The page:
Posts Tagged: sociology

MIXED FEELINGS: The Emotional Labor of Listening to Men Complain

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In the first installment of "Mixed Feelings," a science-based advice column, Mandy Catron offers counsel on handling a partner's obsession with their ex. ...more

On Suffering and Sympathy

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What is the distance between sympathy and action? How do we travel from one to the other? ...more

The Rumpus Interview with Bronwen Dickey

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Bronwen Dickey discusses Pit Bull: The Battle over an American Icon, her examination of one of the most feared dog breeds, how the media changes perceptions, and what Eliza Doolittle might have to say about this. ...more

Sociology and Art with W. E. B. DuBois

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Allison Meier writes for Hyperallergic on the hand-drawn, recently digitized data visualizations produced by W. E. B. DuBois (in collaboration with others) to demonstrate the size and scope of black life in America at the turn of the 20th century. These sociological charts cover population percentages, property ownership, chosen fields of study and professions by black people leading up to Paris’s Exposition Universelle of 1900.

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A New Scientific History

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Did Du Bois and the Atlanta School have a distinct standpoint? Of course…. But white privileged departments of Sociology also had their distinct standpoint. And theirs was the standpoint of imperial power.

In the Berkeley Journal of Sociology, Julian Go reviews a new history of sociology (Aldon Morris’s The Scholar Denied) and the systematic dismissal of black scholars’ scientific discoveries, starting with W.E.B.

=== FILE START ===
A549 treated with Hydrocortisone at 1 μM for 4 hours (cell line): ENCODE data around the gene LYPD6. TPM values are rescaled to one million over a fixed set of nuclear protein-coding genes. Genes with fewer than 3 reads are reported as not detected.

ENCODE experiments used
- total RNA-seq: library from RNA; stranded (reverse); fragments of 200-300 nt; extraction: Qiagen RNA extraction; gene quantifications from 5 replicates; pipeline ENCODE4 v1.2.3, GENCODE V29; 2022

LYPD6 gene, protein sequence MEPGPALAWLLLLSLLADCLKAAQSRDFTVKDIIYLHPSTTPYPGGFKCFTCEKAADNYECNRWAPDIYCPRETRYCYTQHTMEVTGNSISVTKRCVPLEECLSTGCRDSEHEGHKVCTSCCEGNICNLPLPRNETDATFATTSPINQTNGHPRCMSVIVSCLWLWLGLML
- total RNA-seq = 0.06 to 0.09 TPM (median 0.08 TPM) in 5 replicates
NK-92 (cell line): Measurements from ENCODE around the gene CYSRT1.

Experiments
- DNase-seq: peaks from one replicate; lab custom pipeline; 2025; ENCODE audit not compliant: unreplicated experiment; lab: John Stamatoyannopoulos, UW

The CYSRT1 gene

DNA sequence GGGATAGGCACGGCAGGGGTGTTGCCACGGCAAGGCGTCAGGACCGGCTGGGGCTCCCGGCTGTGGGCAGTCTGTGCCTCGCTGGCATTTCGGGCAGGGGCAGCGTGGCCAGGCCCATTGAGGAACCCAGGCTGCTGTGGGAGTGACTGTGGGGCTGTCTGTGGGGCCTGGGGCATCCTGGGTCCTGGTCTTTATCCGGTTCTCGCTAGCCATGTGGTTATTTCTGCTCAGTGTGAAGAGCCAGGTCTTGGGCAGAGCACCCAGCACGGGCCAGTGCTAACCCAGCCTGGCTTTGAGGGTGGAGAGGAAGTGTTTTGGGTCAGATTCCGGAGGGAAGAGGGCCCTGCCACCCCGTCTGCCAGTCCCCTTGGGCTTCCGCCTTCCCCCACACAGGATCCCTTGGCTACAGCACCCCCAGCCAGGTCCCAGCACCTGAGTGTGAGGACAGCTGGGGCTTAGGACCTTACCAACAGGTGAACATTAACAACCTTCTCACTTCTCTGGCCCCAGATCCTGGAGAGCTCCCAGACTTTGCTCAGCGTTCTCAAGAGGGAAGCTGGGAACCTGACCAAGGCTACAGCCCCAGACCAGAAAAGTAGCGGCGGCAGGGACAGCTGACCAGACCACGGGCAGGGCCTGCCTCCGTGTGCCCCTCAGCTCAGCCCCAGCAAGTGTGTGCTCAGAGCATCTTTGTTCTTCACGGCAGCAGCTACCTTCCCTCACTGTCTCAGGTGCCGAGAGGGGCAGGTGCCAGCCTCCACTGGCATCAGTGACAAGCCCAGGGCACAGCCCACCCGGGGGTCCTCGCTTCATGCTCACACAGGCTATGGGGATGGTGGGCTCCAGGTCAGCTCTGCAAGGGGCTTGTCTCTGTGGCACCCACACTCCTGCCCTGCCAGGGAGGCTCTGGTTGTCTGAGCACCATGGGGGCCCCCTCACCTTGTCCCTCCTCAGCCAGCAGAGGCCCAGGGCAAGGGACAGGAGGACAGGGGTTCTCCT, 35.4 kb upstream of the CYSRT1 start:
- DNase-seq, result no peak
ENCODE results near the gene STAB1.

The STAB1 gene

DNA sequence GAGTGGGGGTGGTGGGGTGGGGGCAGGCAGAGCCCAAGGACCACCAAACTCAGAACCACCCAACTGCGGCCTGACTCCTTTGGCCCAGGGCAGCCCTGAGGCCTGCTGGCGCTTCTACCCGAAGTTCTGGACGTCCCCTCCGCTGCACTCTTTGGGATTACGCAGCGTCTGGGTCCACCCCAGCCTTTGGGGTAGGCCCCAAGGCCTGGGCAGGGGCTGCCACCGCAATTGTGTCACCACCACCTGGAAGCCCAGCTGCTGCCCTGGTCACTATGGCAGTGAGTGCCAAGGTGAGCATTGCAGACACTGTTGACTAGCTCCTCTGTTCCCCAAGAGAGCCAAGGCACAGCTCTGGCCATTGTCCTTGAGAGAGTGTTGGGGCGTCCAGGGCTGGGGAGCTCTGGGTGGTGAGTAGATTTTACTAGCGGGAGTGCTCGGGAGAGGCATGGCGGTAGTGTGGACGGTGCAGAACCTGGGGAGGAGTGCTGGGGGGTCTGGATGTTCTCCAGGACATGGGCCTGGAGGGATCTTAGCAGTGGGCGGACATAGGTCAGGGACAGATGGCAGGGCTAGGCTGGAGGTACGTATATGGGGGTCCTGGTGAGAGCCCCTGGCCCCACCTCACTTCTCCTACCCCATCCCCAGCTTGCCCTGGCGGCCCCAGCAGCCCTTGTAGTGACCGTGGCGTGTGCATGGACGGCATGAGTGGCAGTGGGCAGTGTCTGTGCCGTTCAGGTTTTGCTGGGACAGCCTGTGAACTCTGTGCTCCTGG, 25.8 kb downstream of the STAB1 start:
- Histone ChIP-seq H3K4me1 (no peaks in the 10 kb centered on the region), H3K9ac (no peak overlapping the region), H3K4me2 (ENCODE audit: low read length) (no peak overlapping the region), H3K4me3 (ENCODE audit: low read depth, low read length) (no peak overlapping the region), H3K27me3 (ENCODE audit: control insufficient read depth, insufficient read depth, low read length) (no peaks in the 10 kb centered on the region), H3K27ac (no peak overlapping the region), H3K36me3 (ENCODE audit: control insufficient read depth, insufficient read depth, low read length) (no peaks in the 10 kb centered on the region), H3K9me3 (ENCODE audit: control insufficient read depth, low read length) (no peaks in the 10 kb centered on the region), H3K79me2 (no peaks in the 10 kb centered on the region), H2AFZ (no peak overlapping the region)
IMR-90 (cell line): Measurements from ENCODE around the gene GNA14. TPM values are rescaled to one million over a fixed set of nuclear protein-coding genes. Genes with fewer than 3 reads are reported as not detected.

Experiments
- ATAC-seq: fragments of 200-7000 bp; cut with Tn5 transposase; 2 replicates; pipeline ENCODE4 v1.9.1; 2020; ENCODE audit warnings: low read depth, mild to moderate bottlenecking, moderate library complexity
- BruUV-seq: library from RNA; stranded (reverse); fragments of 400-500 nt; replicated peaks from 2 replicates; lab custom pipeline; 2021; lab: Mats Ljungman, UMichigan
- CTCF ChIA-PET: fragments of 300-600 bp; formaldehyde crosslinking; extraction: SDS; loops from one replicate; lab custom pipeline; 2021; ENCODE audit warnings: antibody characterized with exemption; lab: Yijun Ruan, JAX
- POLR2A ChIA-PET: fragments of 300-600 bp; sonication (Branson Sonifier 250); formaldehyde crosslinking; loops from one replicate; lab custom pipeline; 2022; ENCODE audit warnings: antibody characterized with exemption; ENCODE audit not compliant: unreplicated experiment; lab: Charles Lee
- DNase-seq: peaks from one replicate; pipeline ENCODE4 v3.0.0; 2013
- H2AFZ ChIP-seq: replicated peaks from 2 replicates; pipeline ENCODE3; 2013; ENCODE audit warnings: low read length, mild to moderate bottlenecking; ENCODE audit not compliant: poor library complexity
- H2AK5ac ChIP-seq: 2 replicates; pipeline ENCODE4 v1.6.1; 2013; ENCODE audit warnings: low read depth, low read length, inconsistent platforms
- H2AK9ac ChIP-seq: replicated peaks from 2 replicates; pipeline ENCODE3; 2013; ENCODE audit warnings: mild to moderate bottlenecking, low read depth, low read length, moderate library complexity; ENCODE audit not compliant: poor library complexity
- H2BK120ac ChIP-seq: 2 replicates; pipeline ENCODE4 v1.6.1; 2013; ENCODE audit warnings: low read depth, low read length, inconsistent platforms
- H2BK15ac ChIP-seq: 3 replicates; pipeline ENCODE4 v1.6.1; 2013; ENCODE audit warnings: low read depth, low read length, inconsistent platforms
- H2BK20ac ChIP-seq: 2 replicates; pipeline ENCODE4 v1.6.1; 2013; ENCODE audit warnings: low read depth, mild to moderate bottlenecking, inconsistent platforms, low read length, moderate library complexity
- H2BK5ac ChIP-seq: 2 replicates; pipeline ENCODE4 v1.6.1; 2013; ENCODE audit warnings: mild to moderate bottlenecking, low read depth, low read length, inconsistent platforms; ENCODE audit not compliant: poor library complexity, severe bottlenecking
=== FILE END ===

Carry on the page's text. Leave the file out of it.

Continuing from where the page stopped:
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Choice or Fate in Romance

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For Aeon, Polina Aronson writes on the different “romantic regimes” of the world, with “regime” defined as the cultural, economic, and sociological systems behind how we engage in relationships. Aronson compares the Western “Regime of Choice” with the regime in Russian culture that, until recently, bore little resemblance to one based on choice but rather on fate:

The most important requirement for choice is not the availability of multiple options.

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“The Sheer Fun of Researching” Cults

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Sociologist Susan Palmer studies new religious movements—“cults,” as the rest of us might call them—not out of morbid fascination or a desire to catalog their evils, but because she considers them “beautiful life forms, mysterious and pulsating with charisma.”

Of course, it’s a controversial line of work, and involves more than its fair share of ethical quandaries—but none of the ones you’d guess.

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